A lot of people are familiar with the lean manufacturing method known as 5S. If you're not familiar with it, it's a method for straightening and organizing a workplace. Like all lean manufacturing concepts, it's intended to create efficiency.
But of course, a more organized, clutter-free work area also improves safety. This is well known and I'm saying nothing new. Whether you use 5S or not, I'm sure that housekeeping is a big part of your safety training and your safety program in general. But if you're not using 5S currently, you may find some of the techniques will be a helpful addition to your current housekeeping efforts.
In addition to 5S, you can use other lean concepts to improve safety at the workplace as well. These include kaizen and kaizen events. And again, even if you're not using the "lean" name for each, you may be doing something similar at work already. Or, if you're not, maybe now's a time for you to add a wrinkle or two to your current approach.
In this post, we'll take a closer look at 5S and two other ideas to investigate improving workplace safety with lean manufacturing tips, plus include a link to a general "What Is Lean Manufacturing?" article. Be sure to check out the linked resources embedded in the article, because they lead to substantive, helpful resources, and please download the free 5 principles of lean manufacturing infographic at the bottom as well.
We'll take a look at three different lean methods, give a quick explanation of each, will describe how they can be applied to safety, and will provide links to fuller explanations of each method. The methods are:
If you've already used one, some, or all of these for your own safety program, we invite you to use the comments section below to share your thoughts and experiences.
As you may know or may have guessed, 5S is a five-step method for organizing a work place, and each step begins with the letter S. The original steps are Japanese words, but we'll include the English translations below:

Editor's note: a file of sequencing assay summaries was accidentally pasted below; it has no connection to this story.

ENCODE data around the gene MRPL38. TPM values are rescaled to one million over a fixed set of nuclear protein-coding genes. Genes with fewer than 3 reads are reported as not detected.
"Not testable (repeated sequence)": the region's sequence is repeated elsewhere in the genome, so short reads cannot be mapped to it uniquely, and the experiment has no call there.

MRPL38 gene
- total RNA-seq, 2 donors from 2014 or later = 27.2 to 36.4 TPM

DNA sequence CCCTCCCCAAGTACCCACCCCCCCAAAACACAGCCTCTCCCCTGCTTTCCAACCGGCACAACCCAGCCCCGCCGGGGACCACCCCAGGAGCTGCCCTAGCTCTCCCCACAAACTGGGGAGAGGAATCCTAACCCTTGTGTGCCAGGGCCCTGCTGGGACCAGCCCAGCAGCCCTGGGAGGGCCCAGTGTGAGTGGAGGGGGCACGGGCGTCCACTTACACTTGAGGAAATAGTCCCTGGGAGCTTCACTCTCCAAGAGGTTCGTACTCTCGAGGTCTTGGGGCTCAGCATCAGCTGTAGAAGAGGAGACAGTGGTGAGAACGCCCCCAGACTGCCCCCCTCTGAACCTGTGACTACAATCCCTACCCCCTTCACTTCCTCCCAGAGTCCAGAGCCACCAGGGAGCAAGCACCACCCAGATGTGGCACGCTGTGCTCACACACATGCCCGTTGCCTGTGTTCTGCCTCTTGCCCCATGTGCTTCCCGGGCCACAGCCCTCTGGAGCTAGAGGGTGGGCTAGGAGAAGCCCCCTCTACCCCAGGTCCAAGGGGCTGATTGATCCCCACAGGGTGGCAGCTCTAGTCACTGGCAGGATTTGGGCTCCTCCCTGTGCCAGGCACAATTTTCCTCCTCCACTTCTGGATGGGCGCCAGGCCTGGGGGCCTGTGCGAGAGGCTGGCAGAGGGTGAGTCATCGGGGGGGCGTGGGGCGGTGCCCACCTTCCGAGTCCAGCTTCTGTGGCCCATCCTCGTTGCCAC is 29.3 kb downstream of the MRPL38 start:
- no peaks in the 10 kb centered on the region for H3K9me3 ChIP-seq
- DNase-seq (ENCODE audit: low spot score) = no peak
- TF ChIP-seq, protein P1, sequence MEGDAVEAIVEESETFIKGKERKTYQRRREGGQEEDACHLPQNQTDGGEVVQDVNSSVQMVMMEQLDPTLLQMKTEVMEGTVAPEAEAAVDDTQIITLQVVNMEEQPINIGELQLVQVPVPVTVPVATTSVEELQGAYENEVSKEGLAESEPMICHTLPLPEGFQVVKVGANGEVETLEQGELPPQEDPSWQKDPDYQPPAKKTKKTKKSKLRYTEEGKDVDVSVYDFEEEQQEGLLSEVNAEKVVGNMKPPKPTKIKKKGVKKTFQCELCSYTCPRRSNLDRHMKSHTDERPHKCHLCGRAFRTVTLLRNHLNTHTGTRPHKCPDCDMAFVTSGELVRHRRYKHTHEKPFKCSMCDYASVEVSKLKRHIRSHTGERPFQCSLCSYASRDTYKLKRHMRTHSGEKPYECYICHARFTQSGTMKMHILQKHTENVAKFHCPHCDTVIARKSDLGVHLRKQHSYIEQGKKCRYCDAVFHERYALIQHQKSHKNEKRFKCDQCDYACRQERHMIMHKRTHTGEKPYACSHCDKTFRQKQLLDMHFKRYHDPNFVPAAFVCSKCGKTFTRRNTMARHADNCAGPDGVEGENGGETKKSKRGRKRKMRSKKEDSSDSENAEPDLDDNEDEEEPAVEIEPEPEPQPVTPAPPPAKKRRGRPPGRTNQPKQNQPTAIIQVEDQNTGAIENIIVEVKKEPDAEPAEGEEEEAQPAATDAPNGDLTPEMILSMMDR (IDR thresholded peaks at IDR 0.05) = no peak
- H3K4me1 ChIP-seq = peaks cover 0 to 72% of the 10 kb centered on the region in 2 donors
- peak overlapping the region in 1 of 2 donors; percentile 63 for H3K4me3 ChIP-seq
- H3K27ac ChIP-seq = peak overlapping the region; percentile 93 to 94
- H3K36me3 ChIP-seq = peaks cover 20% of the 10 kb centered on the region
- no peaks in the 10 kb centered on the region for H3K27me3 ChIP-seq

And here's a little further explanation of each:
Go through the work area, identify items that are needed and items that are not, and remove the unnecessary items.
Once the unnecessary items are gone, put the necessary items in the best possible place. Many companies extend this idea and use tape or other markings to make it clear where everything is supposed to go.
Below is a short sample from the online 5S training course by Convergence Training. It covers the second S--straighten--and demonstrates putting things in their place and marking their location.
Clean up the workplace and set up a regular schedule for keeping it clean.
Now that things are sorted, straightened, and shined, create procedures so you can be sure things stay that way. (If you are familiar with lean, you already known it's big on creating standard ways of doing things. If not, here's your introduction to that idea.)
Make sure everyone's following those new standardized procedures for keeping the workplace sorted, straightened, and shined. Or, as we might say in the US, spick-and-span.
Many say that safety is automatically a part of 5S. Just follow 5S and you've got yourself a safer workplace. It's easy enough to see that logic.
Others, however, think it's worth adding a "safety" component to each of the five steps. For example, when you sort, you can create a separate pile for EHS hazards, and when you straighten, you can consider things like ergonomics.